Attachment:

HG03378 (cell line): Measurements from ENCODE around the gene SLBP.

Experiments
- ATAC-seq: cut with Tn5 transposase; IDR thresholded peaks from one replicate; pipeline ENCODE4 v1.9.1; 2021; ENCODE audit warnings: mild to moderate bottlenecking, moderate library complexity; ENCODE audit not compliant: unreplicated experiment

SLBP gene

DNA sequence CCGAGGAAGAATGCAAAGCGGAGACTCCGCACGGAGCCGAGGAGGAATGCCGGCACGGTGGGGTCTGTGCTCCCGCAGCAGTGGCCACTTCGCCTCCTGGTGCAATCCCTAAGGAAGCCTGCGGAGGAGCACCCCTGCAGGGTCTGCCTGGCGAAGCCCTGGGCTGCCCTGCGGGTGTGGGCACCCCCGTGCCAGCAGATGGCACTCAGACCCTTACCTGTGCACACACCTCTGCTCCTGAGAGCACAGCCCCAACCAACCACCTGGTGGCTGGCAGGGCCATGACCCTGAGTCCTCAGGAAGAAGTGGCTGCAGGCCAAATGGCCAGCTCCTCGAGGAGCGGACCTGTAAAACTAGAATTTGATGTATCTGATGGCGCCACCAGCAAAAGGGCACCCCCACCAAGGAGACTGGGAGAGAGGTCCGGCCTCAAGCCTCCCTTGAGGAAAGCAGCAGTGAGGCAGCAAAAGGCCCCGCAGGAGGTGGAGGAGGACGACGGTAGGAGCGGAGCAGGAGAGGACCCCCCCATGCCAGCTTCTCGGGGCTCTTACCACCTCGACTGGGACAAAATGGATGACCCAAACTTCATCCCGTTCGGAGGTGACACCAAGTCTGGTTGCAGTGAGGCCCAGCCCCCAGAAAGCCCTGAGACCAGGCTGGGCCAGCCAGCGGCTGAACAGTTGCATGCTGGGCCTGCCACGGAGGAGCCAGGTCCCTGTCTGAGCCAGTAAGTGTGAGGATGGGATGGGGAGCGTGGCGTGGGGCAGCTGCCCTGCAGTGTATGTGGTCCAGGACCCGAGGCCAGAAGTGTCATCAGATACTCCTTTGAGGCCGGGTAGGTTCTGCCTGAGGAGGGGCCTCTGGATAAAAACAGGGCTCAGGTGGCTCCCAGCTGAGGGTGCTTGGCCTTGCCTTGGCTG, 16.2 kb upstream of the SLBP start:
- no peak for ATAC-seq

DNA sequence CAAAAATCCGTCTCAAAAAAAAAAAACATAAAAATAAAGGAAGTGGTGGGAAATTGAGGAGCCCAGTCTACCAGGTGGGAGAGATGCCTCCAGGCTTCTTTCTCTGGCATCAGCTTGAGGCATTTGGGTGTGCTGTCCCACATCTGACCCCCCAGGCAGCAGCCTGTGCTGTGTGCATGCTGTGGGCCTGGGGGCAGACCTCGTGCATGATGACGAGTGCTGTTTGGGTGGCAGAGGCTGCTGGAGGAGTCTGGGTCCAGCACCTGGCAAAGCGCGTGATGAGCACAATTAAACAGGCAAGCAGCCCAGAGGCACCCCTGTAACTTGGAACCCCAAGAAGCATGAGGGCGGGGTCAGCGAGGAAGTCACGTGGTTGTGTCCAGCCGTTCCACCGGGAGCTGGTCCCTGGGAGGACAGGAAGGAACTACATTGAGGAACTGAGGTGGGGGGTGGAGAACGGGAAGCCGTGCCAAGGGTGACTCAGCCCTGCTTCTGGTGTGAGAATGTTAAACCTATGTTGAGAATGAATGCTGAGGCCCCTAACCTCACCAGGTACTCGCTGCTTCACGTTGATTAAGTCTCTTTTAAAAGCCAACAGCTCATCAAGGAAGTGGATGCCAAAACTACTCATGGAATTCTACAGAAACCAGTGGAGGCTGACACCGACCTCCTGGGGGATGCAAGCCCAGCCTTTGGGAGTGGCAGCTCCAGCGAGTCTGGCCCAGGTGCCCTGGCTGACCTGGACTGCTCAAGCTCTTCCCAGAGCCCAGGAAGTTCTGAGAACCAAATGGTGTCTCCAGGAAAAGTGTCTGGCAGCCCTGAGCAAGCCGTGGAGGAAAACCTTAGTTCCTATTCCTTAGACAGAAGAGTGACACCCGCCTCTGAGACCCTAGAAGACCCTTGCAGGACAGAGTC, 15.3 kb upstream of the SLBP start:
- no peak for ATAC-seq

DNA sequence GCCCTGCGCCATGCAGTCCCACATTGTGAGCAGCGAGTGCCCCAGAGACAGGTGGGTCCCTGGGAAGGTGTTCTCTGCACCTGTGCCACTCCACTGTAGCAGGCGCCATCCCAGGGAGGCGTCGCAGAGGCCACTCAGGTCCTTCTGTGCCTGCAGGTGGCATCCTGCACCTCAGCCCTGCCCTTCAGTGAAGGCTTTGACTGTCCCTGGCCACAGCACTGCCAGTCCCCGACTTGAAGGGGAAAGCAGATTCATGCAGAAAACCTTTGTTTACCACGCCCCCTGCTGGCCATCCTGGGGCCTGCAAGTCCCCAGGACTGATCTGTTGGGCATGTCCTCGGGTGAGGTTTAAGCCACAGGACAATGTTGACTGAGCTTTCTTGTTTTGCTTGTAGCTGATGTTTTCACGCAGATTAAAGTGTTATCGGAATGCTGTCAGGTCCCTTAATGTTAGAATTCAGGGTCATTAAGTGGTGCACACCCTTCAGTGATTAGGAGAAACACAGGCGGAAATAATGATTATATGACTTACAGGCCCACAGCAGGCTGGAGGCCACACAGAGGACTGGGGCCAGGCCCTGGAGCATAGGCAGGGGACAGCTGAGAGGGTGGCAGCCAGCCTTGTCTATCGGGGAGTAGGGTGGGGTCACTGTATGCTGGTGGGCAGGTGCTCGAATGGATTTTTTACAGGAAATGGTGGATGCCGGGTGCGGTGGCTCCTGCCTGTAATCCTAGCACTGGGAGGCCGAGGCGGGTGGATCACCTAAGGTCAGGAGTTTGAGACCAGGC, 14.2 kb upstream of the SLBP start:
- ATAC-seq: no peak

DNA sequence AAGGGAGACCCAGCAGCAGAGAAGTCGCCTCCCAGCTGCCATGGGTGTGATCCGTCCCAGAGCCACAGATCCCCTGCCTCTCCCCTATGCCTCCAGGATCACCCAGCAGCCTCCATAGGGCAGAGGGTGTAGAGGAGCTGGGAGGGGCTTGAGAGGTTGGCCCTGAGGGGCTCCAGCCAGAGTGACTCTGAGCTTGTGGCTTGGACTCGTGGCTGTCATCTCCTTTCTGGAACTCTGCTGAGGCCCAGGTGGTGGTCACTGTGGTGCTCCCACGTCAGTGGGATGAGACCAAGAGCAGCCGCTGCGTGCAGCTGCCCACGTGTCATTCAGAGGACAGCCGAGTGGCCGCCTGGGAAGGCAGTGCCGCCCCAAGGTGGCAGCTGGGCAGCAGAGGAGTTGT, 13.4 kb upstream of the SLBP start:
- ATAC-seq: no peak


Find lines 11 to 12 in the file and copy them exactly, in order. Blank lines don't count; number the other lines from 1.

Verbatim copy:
DNA sequence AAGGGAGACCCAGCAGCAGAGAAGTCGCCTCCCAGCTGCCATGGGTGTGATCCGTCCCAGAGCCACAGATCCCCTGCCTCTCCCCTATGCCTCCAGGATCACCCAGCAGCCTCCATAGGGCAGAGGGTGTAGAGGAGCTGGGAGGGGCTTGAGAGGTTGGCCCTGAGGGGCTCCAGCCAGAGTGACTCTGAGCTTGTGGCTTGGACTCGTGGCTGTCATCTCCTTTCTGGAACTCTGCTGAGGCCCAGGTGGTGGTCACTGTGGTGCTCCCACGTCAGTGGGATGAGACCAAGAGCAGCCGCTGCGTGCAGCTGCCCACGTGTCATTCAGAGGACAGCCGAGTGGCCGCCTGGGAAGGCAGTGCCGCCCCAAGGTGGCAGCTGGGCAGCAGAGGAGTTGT, 13.4 kb upstream of the SLBP start:
- ATAC-seq: no peak